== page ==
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PS 11 rallies for expansion

PS 11 rallies for expansion
Photo by Rebecca Henely
By Rebecca Henely

City Councilman Jimmy Van Bramer (D-Sunnyside) and members of the PS 11 family called upon the city School Construction Authority to make the expansion of the school a priority once again.

“This school is way over capacity,” Van Bramer said.

PS 11, at 54-25 Skillman Ave. in Woodside, was set for an addition in previous versions of Community District Education Council 30’s five-year capital plan, but the expansion was removed in the most recent capital plan, to the chagrin of PS 11 administrators, parents and CDEC 30 members.

CDEC 30 encompasses Astoria, Long Island City, East Elmhurst, most of Jackson Heights, a large section of Woodside and a part of Corona.

The SCA did not respond to requests for comment.

Like many schools in the district, PS 11 suffers from overcrowding and is currently at 117 percent capacity. While a 440-seat school is set to open at 57th Street and 39th Avenue, about four blocks away from PS 11 in 2015, advocates said the school needs help now.

“We really do need a solution that is creative and speedy as fast as possible,” said Isaac Carmignani, co-president of CDEC 30.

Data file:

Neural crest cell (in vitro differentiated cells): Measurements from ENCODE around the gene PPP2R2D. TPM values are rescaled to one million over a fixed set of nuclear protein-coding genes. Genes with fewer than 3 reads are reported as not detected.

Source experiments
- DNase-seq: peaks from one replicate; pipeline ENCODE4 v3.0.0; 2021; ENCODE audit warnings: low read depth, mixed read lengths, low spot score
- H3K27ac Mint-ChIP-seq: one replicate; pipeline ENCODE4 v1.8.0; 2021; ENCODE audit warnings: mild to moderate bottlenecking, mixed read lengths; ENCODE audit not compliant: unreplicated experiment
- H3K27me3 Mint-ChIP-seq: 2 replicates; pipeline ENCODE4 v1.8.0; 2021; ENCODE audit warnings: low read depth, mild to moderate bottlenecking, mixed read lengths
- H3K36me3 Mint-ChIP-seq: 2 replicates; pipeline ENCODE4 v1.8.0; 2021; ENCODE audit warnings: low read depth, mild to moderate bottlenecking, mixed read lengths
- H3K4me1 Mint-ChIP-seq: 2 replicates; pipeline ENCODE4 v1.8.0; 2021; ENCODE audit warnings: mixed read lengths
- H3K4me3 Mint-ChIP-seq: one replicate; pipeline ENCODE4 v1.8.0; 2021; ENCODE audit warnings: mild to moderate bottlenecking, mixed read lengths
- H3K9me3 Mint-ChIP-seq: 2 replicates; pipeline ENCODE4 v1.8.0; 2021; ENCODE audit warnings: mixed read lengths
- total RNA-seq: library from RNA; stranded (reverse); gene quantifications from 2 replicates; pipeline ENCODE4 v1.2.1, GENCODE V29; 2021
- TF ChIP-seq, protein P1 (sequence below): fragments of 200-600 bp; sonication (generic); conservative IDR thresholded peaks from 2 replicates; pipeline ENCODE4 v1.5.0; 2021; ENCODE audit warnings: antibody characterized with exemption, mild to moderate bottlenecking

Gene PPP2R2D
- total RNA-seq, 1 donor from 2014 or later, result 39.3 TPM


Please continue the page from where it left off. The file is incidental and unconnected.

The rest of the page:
Anna Efkarpides, principal of PS 11, said 280 children in kindergarten through second-grade are taught in transportables, which are also referred to as trailers or modulars. She said the trailers have attracted mold and often need floor repairs, and the school has used them for 15 years, even though they were only meant to be in place for a maximum of 12 years.

“We need to remove the transportables,” Efkarpides said. “Their lifespan has expired.”

Michelle Lederman, who has two girls in the first-grade at PS 11, said the school has no art room or science lab and children eat lunch at times that are too early in the morning or too late in the day.

As a former teacher, Lederman also argued that the large kindergarten class sizes do not allow the children to move around, sit in circles and interact, which are important components of their education.

“Our school is so crowded,” Lederman said. “It’s busting at the seams.”

Van Bramer said both the transporters and the mini-school built nearby have not done enough to provide for the students. He said children learn better when class sizes are smaller and that while the new school is needed, it is not a substitute for an expansion.

“We’re not giving up until we break that ground and cut that ribbon,” Van Bramer said.

Reach reporter Rebecca Henely by e-mail at [email protected] or by phone at 718-260-4564.

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